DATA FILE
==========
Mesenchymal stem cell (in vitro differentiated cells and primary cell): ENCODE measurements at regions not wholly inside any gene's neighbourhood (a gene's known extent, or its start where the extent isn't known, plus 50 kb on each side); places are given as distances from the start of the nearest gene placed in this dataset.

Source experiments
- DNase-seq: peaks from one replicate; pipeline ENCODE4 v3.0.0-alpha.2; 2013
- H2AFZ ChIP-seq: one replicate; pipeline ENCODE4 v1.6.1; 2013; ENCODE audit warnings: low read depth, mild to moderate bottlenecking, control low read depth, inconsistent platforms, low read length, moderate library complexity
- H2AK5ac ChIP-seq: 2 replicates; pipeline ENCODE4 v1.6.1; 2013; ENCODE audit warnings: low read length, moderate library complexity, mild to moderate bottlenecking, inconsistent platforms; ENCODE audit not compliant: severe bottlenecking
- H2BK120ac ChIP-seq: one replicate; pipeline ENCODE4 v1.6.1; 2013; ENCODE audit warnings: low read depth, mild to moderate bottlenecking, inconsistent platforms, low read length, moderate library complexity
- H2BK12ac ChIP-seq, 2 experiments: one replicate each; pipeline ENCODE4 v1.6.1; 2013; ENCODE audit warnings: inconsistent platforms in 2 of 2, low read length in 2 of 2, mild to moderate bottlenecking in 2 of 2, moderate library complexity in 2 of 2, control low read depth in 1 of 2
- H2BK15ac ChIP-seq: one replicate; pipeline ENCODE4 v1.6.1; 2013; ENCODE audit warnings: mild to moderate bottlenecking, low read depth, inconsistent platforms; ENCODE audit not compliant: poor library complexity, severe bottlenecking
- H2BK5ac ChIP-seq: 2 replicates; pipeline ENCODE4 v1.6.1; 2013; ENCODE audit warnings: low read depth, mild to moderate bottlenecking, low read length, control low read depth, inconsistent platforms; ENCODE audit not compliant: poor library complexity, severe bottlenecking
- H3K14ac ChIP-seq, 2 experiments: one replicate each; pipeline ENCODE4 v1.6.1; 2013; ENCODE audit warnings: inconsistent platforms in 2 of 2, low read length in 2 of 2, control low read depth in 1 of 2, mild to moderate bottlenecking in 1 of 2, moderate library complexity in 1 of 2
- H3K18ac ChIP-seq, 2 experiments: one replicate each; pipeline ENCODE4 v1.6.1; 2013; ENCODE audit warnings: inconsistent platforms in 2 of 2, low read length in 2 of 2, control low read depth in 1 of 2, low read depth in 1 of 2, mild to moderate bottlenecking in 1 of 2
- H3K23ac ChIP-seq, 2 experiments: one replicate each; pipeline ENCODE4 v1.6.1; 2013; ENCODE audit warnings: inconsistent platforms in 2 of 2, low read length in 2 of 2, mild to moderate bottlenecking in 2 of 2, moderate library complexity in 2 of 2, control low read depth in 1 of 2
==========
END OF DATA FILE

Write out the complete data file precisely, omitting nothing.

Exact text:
Mesenchymal stem cell (in vitro differentiated cells and primary cell): ENCODE measurements at regions not wholly inside any gene's neighbourhood (a gene's known extent, or its start where the extent isn't known, plus 50 kb on each side); places are given as distances from the start of the nearest gene placed in this dataset.

Source experiments
- DNase-seq: peaks from one replicate; pipeline ENCODE4 v3.0.0-alpha.2; 2013
- H2AFZ ChIP-seq: one replicate; pipeline ENCODE4 v1.6.1; 2013; ENCODE audit warnings: low read depth, mild to moderate bottlenecking, control low read depth, inconsistent platforms, low read length, moderate library complexity
- H2AK5ac ChIP-seq: 2 replicates; pipeline ENCODE4 v1.6.1; 2013; ENCODE audit warnings: low read length, moderate library complexity, mild to moderate bottlenecking, inconsistent platforms; ENCODE audit not compliant: severe bottlenecking
- H2BK120ac ChIP-seq: one replicate; pipeline ENCODE4 v1.6.1; 2013; ENCODE audit warnings: low read depth, mild to moderate bottlenecking, inconsistent platforms, low read length, moderate library complexity
- H2BK12ac ChIP-seq, 2 experiments: one replicate each; pipeline ENCODE4 v1.6.1; 2013; ENCODE audit warnings: inconsistent platforms in 2 of 2, low read length in 2 of 2, mild to moderate bottlenecking in 2 of 2, moderate library complexity in 2 of 2, control low read depth in 1 of 2
- H2BK15ac ChIP-seq: one replicate; pipeline ENCODE4 v1.6.1; 2013; ENCODE audit warnings: mild to moderate bottlenecking, low read depth, inconsistent platforms; ENCODE audit not compliant: poor library complexity, severe bottlenecking
- H2BK5ac ChIP-seq: 2 replicates; pipeline ENCODE4 v1.6.1; 2013; ENCODE audit warnings: low read depth, mild to moderate bottlenecking, low read length, control low read depth, inconsistent platforms; ENCODE audit not compliant: poor library complexity, severe bottlenecking
- H3K14ac ChIP-seq, 2 experiments: one replicate each; pipeline ENCODE4 v1.6.1; 2013; ENCODE audit warnings: inconsistent platforms in 2 of 2, low read length in 2 of 2, control low read depth in 1 of 2, mild to moderate bottlenecking in 1 of 2, moderate library complexity in 1 of 2
- H3K18ac ChIP-seq, 2 experiments: one replicate each; pipeline ENCODE4 v1.6.1; 2013; ENCODE audit warnings: inconsistent platforms in 2 of 2, low read length in 2 of 2, control low read depth in 1 of 2, low read depth in 1 of 2, mild to moderate bottlenecking in 1 of 2
- H3K23ac ChIP-seq, 2 experiments: one replicate each; pipeline ENCODE4 v1.6.1; 2013; ENCODE audit warnings: inconsistent platforms in 2 of 2, low read length in 2 of 2, mild to moderate bottlenecking in 2 of 2, moderate library complexity in 2 of 2, control low read depth in 1 of 2